Nigerian Medical Journal

ORIGINAL ARTICLE
Year
: 2020  |  Volume : 61  |  Issue : 6  |  Page : 303--306

Diagnostic accuracy of fine-needle aspiration cytology in head and neck lesions from a tertiary health facility in Southwestern Nigeria


Victor I Akinmoladun1, Olalere Omoyosola Gbolahan1, Timothy O Aladelusi1, Gabriel O Ogun2, Mustapha A Ajani2,  
1 Department of Oral and Maxillofacial Surgery, University of Ibadan/University College Hospital, Ibadan, Nigeria
2 Department of Pathology, University of Ibadan/University College Hospital, Ibadan, Nigeria

Correspondence Address:
Dr. Olalere Omoyosola Gbolahan
Department of Oral and Maxillofacial Surgery, University of Ibadan/University College Hospital, Ibadan
Nigeria

Abstract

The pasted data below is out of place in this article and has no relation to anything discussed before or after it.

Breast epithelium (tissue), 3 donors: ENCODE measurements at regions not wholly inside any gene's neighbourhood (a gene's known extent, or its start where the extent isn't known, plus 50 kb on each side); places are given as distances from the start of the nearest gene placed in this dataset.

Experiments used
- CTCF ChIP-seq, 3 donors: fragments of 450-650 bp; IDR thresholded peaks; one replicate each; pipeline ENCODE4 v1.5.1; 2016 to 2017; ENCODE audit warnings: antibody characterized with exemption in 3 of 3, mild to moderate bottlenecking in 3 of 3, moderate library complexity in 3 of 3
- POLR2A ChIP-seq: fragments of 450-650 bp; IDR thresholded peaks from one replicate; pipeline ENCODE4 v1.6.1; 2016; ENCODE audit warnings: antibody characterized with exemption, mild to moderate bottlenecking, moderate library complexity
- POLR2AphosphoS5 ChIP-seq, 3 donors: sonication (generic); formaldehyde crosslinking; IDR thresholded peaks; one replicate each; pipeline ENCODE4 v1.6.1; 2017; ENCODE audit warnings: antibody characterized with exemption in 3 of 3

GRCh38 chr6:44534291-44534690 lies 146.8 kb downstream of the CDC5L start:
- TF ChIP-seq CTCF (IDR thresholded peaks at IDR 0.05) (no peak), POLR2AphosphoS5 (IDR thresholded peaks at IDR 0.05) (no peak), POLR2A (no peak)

Background: Fine-needle aspiration cytology (FNAC) is widely employed as an initial investigative tool in the diagnosis of various lesions in the body, however, it is limited in the provision of precise architectural detail of lesions. This is said to be responsible for the wide variation in the documented usefulness and accuracy relative to histopathology. This study aimed to correlate cytopathological and histopathological examination (HPE) of head and neck lesions, and assess the usefulness and accuracy of FNAC in our center. Materials and Methods: This was a retrospective study that utilized historical data obtained from case notes and histopathology records of 91 patients that had both FNAC and HPE done for head and neck lesions in our center during the study. The FNAC results were correlated with that of the histopathological diagnosis to obtain the accuracy of the FNAC diagnosis. Diagnostic validity of FNAC in terms of sensitivity, specificity, and predictive value were also evaluated. Results: A total of 91 FNAC-HPE sample pairs were included. The Sensitivity and specificity for benign lesion was 95.4% and 42.3%, respectively, while for sensitivity and specificity for malignant lesion was 31.8% and 96.9%, respectively. The overall Sensitivity and specificity for cytology was 96.8% and 30.4%, respectively. Conclusion: FNAC appears to be a useful tool in the initial assessment of head and neck lesions in our center, however, the high rate of missed diagnosis especially as concerned malignancies has dire negative treatment implications. There is need to develop capacity for improved skill in making cytopathologic diagnoses among anatomical pathologists involved in the use of FNAC as diagnostic and screening tool.